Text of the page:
Microsoft: SFU 3.5 Wants to be Free

Microsoft is set to release version 3.5 of Services for Unix on Thursday that will mark the product's official debut as freeware.

"We decided that really this functionality should be core to the overall Windows proposition," said Dennis Oldroyd, a director in Microsoft's Windows Server Group.

The previous version of SFU cost $99, although Microsoft set the stage for the price drop when it began a promotion giving away SFU 3.0 in October. Prior to version 3.0, Microsoft charged $149 for SFU 2.0 and $99 for Interix -- two products that were combined into SFU 3.0.

Services for Unix is primarily an interoperability toolset, allowing for co-existence of Unix, Linux and Windows in enterprise networks. The many tools in SFU allow organizations to blend their platforms for single sign-on, file and print accessibility and administration. Microsoft also promotes SFU heavily as a tool for migrating Unix applications to Windows.

"The reality is that heterogeneity is the standard and that people are going to have a mix of Windows, Unix and Linux. They want to get that interoperability without having to outlay a lot more expense," Oldroyd said.

Oldroyd said that SFU has hundreds of thousands of users and that Microsoft saw a large bump in use of the toolset when it cut the price for the 3.0 release. "Customers who should have access who may have impediments because of price," will take a look at SFU 3.5 now, Oldroyd said.

Microsoft has made a number of changes to SFU in addition to eliminating the price. Support is added for Windows Server 2003, which shipped after SFU 3.0 hit the market in mid-2002. Support is taken away for all versions of Windows NT 4.0.

Performance is improved for several core features. POSIX Subsystem File I/O performance is now within 10 percent of Win32 performance, according to Oldroyd. There is now clustering support for Network Information Services, a Unix directory technology. The Interix subsystem has been tuned so its performance on eight-processor systems is 50 percent better.

Redmond engineers dropped in new versions of bind, ftp, gcc, gdb, make, sendmail and tar. They added support for POSIX threads in Interix, enabling a whole new set of applications; included broader POSIX support and put in X11R6.6.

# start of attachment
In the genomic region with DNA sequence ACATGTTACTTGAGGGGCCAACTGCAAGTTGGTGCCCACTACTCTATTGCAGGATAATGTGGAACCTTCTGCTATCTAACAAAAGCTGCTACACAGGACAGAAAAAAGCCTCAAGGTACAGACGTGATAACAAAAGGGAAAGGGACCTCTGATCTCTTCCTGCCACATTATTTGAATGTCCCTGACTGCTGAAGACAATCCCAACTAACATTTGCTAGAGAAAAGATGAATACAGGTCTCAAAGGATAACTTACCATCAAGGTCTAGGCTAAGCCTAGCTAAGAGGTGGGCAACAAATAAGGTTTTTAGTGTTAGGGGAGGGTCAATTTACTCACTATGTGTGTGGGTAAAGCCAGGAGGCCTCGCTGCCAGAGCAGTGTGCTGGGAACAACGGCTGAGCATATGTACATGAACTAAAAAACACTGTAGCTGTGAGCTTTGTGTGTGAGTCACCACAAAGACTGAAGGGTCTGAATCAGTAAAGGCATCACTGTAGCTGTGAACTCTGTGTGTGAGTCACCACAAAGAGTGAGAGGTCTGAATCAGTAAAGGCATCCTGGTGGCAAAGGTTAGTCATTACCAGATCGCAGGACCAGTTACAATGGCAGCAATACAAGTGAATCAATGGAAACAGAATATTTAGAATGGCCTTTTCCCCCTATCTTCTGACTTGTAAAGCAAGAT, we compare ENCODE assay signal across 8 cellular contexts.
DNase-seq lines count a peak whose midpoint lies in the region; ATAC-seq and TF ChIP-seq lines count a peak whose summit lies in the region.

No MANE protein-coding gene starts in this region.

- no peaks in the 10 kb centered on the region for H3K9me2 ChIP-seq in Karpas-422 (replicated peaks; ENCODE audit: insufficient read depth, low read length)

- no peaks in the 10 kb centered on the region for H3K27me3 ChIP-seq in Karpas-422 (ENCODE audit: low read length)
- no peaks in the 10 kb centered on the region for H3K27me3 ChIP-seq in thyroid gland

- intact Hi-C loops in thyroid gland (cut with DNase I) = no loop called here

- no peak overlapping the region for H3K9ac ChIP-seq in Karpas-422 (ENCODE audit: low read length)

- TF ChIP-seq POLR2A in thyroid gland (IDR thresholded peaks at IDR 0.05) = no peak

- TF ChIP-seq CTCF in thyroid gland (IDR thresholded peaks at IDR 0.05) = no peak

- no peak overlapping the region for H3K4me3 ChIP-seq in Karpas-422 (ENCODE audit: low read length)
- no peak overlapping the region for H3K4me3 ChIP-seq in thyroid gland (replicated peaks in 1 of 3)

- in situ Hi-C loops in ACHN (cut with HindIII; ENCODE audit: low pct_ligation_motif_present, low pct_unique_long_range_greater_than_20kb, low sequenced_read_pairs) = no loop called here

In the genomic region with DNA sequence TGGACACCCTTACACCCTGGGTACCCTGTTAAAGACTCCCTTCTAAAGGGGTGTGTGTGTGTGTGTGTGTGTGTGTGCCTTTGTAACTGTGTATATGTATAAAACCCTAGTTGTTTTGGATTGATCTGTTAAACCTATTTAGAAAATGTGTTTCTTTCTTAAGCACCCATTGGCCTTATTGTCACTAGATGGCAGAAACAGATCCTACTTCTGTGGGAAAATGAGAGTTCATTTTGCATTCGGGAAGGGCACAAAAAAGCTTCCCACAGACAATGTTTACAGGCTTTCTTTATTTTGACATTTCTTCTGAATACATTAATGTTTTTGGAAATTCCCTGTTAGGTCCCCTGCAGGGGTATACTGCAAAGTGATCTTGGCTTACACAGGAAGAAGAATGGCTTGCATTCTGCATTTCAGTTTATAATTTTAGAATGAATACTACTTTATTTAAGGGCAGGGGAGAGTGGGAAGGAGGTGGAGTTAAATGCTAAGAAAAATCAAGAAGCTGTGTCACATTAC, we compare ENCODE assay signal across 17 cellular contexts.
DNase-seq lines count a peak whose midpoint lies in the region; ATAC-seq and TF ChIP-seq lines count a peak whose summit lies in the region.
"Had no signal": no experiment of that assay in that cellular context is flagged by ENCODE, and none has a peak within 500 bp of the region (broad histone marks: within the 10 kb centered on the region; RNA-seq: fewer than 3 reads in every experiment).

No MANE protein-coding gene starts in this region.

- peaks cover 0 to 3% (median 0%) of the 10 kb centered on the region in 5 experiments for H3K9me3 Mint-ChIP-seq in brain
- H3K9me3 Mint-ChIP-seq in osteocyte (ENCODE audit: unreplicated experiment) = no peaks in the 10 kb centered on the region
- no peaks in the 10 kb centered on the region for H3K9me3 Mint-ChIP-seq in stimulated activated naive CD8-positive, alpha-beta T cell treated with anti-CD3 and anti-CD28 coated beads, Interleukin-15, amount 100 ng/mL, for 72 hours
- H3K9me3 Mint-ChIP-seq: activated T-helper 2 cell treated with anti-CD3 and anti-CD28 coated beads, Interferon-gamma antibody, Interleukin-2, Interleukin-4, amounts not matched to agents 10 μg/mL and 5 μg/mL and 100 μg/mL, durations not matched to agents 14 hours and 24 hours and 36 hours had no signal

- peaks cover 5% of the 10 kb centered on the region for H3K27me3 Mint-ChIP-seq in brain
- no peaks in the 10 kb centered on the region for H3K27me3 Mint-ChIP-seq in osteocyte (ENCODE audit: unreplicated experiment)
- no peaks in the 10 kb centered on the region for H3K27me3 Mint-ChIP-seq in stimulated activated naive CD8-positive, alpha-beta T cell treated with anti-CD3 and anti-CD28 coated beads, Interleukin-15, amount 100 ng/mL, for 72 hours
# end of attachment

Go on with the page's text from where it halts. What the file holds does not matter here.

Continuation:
The product will be available for download at

Last year, company officials had said that SFU 3.5 would be released in 2003 and a version 4.0 would come out in 2004. Oldroyd declined to revise the roadmap or provide specifics on the main focus of the 4.0 release. "We're looking at the feature set for that and taking customer feedback on that," he said.

About the Author

Scott Bekker is editor in chief of Redmond Channel Partner magazine.


  • Google IDs on Azure Active Directory B2B Service Now at 'General Availability'

    Microsoft announced on Wednesday that users of the Google identity and access service can use their personal log-in IDs with the Azure Active Directory B2B service to access resources as "guests."

  • Top 4 Overlooked Features of a Data Backup Strategy

    When it comes to implementing an airtight backup-and-recovery plan, these are the four must-have features that many enterprises nevertheless tend to forget.

  • Microsoft Bolsters Kubernetes with Azure Confidential Computing

    Microsoft on Tuesday announced various developments concerning the use of Kubernetes, an open source container orchestration solution fostered by Google.

  • Windows Will Have Support for Encrypted DNS

    Microsoft announced this week that the Windows operating system already has support for an encrypted Domain Name System option that promises to add greater privacy protections for Internet connections.

comments powered by Disqus

Office 365 Watch

Sign up for our newsletter.

Terms and Privacy Policy consent

I agree to this site's Privacy Policy.